8 Regional Breakfast Favorites That Should Go National

What’s better than waking up to sizzling bacon and fresh-cooked eggs? Waking up in Delaware to the smell of scrapple, or in New Jersey to the hangover cure that is Taylor Ham. Across the U.S., people are cooking up some unreal—and unusual—breakfast dishes, including these eight regional favorites that should be on every morning menu.


You read that right: Spam for breakfast. Hawaii took that questionable blue can and turned it into a popular snack-turned-breakfast dish. Spam musubi puts a slice of grilled Spam between two blocks of rice, wrapped up with a sliver of dried seaweed. In other words, Spam sushi.


Goetta, a mix of ground pork shoulder, beef, onion, spices, and pinhead oats, may sound more bizarre than appetizing, but it’s actually a breakfast icon in the greater Cincinnati area. The dish (pronounced get-uh) is a product of Cincinnati’s German roots, and is celebrated so widely that it has its own annual festival—the Glier’s GoettaFest in Newport, Kentucky. Meat lovers, mark your calendars: the next GoettaFest is August 2017. Until then, you can make your own at home to serve up with other breakfast staples like eggs and hashbrowns, or pancakes and syrup.



While it started as a quick breakfast for busy fishermen, shrimp 'n' grits have evolved into one of the south’s most sought-after comfort foods. Southerners dress up this porridge-y mix of seafood and cornmeal with toppings like bacon, jalapeños, peppers, and mushrooms.


Taylor Ham—or "pork roll" depending on who you ask—has been an east coast favorite since 1856, when John Taylor of Trenton, New Jersey, introduced his secret pork roll recipe. Taylor Ham is sliced, grilled, and served on a round roll, typically accompanied by egg and cheese. While various types of pork rolls are served worldwide, New Jerseyans agree: The secret Taylor Ham recipe is the only way to go, and a bill was even introduced in April 2016 to make it the official state sandwich.



New Orleans locals know the best mornings begin with powdered sugar and carbs. The beignet—a pastry made from deep-fried dough—originated in France, and has evolved into a staple Creole dish, served fresh and hot with bananas, plantains, and a heavy dash of powdered sugar.


With a recipe that only requires cornmeal, boiling water, and a dash of salt and sugar, the Johnnycake may seem like a dull breakfast option, but it's a tradition New Englanders have sworn by since the pilgrims landed at Plymouth. When their wheat spoiled on the Mayflower’s journey to America, the pilgrims adapted and learned to cook with corn as the Native Americans did. Today, the unleavened Johnnycake is served with maple syrup, honey, and a variety of other sweet toppings.


As a loaf of pork trimmings combined with cornmeal and flour, it’s easy to see where scrapple got its name. Scraps of pig snouts. Scraps of leftover livers. Scraps of (gulp) hearts. But Mid-Atlantic residents know the "don't ask, don't tell" approach is well worth it for the absolutely mind-boggling tastes this Delaware delicacy has to offer.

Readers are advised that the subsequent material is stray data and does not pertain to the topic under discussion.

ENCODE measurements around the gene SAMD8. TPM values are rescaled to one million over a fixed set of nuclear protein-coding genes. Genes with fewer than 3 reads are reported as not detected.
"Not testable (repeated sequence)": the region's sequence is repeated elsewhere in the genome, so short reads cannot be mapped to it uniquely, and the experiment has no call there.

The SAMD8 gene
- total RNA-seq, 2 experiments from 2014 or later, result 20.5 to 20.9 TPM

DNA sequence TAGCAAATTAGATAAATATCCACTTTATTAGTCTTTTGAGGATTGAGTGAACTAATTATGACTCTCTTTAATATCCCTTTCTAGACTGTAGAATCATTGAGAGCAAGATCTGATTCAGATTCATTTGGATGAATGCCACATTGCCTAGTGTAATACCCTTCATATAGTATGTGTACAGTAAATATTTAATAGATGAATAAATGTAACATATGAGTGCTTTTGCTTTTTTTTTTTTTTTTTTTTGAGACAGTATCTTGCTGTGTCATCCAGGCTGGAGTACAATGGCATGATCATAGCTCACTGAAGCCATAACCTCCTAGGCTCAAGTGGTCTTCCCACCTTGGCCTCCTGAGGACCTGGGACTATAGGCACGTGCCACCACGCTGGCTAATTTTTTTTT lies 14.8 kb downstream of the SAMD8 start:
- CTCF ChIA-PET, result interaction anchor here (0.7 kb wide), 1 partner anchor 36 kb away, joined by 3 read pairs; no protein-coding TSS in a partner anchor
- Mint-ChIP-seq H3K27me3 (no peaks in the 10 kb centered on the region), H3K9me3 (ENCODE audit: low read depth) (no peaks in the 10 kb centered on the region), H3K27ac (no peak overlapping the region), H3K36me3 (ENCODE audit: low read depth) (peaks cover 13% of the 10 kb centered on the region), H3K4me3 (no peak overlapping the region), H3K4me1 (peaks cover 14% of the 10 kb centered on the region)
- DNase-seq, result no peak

New Mexico turns the traditional enchilada into a huge, gooey, scrumptious breakfast meal. The enchilada montada consists of enchiladas stacked with red or green sauce, and onion and cheese layered throughout. The cherry on top of this southwestern delicacy? A fried egg. Elastic waistbands recommended.

toyohara, Flickr // CC BY-NC 2.0 (cropped)
Meet Japan's Original (Not-so-Fresh) Form of Sushi, 'Funazushi'
toyohara, Flickr // CC BY-NC 2.0 (cropped)
toyohara, Flickr // CC BY-NC 2.0 (cropped)

When it comes to sushi, fresh is usually best. Most of the sushi we eat in America is haya-nare, which involves raw seafood and vinegared rice. But in Japan, there's an older form of sushi—said to be the original form—called funazushi. It's made from fermented carp sourced from one particular place, Lake Biwa, and takes about three years to produce from start to finish. The salt it's cured with keeps the bad bacteria at bay, and the result is said to taste like a fish version of prosciutto. Great Big Story recently caught up with Mariko Kitamura, the 18th generation to run her family’s shop in Takashima City, where she's one of the very few people left producing funazushi. You can learn more about the process behind the delicacy, and about Kitamura, in the video below.

Bibo Barmaid
Bibo Barmaid Is Like a Keurig for Cocktails—and You Can Buy It Now
Bibo Barmaid
Bibo Barmaid

To make great-tasting cocktails at home, you could take a bartending class, or you could just buy a fancy gadget that does all the work for you. Imbibers interested in the hands-off approach should check out Bibo Barmaid, a cocktail maker that works like a Keurig machine for booze.

According to Supercall, all you need to turn the Bibo Barmaid system into your personal mixologist is a pouch of liquor and a pouch of cocktail flavoring. Bibo's liquor options include vodka, whiskey, rum, and agave spirit (think tequila), which can be paired with flavors like cucumber melon, rum punch, appletini, margarita, tangerine paloma, and mai tai.

After choosing your liquor and flavor packets, insert them into the machine, press the button, and watch as it dilutes the mixture and pours a perfect single portion of your favorite drink into your glass—no muddlers or bar spoons required.

Making cocktails at home usually means investing in a lot of equipment and ingredients, which isn't always worth it if you're preparing a drink for just yourself or you and a friend. With Bibo, whipping up a cocktail isn't much harder than pouring yourself a glass of wine.

Bibo Barmaid is now available on Amazon for $240, and cocktail mixes are available on Bibo's website starting at $35 for 18 pouches. The company is working on rolling out its liquor pouches in liquor stores and other alcohol retailers across the U.S.

[h/t Supercall]


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